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Notre Dame workers wearing masks have been painstakingly cleaning and restoring the charred remains of the world-famous monument five months after a fire ravaged the roof and spire.
Archaeologists, scientists and researchers have been working on site to tend to the blackened remnants of the medieval cathedral in Paris in a restoration process that is expected to take up to five years.
Photographs - Mountain - Climbers - Hats - Masks
Photographs show professional mountain climbers wearing hard hats and masks to protect them from the risk of lead contamination as they abseil the French Gothic structure to clean it.
Other photos show huge towers of scaffolding surrounding the iconic landmark like a cage, as tarpaulin rests on the roof to protect it from the rain as the crucial restoration work is carried out.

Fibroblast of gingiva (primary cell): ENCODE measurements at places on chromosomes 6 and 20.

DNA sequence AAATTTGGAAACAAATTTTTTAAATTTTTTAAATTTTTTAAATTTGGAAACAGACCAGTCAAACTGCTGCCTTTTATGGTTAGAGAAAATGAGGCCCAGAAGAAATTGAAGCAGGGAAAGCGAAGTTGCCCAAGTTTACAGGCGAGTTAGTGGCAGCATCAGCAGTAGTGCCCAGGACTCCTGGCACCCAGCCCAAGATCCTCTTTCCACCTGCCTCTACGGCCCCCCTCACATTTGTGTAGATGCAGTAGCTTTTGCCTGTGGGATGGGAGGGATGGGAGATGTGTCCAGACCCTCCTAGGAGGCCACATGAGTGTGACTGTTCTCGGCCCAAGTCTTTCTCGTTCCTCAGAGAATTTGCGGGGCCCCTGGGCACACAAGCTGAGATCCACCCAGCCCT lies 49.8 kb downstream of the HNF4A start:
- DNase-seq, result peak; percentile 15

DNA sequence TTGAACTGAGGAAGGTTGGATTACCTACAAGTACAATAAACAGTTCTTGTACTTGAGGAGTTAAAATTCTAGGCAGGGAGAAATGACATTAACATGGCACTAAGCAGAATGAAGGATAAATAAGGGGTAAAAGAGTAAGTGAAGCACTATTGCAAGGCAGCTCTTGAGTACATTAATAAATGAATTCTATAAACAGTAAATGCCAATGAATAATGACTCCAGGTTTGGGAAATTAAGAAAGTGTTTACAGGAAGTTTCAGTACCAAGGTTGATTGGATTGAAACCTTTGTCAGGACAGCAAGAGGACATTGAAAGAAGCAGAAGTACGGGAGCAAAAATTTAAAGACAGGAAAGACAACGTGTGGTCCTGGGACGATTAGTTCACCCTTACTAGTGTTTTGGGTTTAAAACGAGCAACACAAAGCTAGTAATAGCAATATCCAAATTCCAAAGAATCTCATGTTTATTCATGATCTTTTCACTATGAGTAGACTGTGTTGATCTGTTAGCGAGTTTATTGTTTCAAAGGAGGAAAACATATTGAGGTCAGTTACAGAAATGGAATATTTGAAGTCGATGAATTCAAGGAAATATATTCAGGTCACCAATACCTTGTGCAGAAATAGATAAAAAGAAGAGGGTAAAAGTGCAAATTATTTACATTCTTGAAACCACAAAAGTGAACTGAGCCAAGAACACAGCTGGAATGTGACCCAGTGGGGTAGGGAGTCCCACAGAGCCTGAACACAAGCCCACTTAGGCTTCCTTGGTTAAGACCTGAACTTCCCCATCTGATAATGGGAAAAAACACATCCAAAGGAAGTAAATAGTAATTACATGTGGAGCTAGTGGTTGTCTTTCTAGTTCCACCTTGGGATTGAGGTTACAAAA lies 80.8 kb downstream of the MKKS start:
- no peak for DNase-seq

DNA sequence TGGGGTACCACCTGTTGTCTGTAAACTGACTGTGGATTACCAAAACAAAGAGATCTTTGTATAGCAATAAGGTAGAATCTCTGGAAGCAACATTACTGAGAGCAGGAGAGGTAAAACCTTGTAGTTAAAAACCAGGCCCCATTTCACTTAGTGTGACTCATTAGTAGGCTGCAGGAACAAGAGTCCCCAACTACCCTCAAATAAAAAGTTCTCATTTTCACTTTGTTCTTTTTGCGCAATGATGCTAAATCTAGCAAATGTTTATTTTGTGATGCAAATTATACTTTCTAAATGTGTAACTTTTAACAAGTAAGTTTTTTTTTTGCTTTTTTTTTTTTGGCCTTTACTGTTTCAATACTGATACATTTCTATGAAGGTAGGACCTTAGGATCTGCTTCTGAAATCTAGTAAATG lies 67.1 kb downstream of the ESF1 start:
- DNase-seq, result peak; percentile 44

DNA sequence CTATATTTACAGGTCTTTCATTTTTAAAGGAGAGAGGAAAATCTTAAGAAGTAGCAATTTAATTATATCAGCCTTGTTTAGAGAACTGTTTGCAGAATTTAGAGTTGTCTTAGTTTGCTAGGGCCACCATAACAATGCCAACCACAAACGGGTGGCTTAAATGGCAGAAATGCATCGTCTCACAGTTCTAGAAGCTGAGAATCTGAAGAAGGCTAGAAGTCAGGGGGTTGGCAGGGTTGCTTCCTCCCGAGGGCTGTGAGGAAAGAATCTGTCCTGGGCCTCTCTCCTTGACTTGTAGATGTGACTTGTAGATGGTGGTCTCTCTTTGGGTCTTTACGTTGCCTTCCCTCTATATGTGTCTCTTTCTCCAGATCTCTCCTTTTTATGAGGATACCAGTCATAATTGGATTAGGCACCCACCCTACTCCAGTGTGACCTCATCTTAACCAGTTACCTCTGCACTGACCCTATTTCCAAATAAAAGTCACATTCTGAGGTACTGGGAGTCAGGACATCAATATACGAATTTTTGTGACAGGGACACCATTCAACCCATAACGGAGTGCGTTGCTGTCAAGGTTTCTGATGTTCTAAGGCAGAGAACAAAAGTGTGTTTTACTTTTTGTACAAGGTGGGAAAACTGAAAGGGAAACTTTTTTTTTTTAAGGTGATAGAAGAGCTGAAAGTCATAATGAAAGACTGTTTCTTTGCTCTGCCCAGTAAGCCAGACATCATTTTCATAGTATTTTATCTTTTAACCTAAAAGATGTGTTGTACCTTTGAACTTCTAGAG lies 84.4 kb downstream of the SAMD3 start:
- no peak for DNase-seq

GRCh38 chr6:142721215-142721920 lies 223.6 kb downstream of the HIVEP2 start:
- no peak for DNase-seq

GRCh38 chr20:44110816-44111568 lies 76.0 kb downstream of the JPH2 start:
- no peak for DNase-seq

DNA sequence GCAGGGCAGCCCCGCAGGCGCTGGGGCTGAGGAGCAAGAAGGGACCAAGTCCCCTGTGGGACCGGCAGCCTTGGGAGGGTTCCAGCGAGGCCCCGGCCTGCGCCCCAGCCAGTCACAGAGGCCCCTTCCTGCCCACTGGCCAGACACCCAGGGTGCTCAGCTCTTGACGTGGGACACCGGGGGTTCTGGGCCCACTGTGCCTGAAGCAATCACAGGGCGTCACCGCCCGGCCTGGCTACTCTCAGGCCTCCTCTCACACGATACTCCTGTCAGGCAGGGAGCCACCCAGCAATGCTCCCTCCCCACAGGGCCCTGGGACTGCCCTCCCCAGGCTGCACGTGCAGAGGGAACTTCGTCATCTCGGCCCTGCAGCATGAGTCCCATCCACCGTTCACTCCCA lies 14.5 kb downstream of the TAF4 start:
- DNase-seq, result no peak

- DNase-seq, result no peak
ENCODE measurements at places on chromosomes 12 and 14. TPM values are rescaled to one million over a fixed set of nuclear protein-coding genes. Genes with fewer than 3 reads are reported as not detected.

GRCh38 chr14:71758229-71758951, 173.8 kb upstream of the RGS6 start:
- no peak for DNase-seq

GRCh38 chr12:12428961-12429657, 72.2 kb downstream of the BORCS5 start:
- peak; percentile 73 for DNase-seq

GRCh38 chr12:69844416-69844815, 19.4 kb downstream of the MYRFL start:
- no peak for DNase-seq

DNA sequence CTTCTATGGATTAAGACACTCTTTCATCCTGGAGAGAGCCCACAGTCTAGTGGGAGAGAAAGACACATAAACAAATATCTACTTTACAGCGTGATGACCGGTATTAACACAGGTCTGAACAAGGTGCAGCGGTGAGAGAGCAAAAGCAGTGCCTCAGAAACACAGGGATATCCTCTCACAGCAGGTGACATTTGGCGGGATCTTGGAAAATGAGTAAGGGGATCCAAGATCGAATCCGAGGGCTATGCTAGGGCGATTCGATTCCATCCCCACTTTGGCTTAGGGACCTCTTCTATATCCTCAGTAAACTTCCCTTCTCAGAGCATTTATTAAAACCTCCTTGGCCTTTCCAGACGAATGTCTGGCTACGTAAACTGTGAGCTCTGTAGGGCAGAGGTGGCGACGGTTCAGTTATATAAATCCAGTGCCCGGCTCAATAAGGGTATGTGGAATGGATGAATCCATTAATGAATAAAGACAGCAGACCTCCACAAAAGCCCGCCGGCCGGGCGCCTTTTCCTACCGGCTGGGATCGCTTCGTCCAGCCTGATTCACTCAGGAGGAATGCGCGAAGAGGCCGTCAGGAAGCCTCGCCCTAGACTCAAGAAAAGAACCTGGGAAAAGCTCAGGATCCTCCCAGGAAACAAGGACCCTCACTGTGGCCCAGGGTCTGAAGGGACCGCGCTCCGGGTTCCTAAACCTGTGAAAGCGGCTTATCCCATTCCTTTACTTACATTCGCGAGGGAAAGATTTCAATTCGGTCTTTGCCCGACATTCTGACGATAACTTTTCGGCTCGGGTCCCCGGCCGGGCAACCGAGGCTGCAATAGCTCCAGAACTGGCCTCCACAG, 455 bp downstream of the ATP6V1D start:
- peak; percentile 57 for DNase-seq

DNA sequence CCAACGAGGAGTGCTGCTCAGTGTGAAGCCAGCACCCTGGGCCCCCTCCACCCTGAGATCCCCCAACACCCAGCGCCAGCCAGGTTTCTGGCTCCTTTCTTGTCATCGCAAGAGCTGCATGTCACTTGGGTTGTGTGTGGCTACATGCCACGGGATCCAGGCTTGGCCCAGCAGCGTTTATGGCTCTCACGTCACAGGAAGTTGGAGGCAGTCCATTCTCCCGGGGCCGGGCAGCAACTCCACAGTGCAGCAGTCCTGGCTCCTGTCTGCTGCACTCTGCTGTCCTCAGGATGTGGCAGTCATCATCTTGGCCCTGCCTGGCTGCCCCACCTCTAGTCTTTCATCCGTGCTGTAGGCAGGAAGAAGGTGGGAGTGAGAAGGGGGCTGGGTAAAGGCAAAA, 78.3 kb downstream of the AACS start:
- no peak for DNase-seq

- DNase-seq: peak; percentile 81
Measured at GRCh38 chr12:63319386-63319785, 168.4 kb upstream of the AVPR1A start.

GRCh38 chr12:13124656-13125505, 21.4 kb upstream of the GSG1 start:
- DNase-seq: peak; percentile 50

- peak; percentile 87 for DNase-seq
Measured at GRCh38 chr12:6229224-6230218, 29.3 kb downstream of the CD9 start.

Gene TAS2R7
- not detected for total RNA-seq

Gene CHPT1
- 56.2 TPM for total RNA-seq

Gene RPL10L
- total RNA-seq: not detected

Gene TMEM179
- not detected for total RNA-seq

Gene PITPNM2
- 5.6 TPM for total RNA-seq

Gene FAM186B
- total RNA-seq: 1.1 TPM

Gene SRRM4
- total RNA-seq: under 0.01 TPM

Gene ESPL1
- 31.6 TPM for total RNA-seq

Work - Aftermath - Fears - Lead - Poisoning
Work on the aftermath was recently halted over fears of lead poisoning after hundreds of tons of the lead-covered wooden roof above the stone vaulted ceiling melted in the blaze on April 15.
Specialists have been clearing out tons of hazardous debris and shoring up the cathedral's structure amid warnings that the centuries-old masterpiece is 'not yet saved'.
Work - Step - Reconstruction - Process - President
The clean-up work is just the first step in a long reconstruction process which President Emmanuel Macron insists can be finished in five years. The cleaning phase of the building should continue until at...
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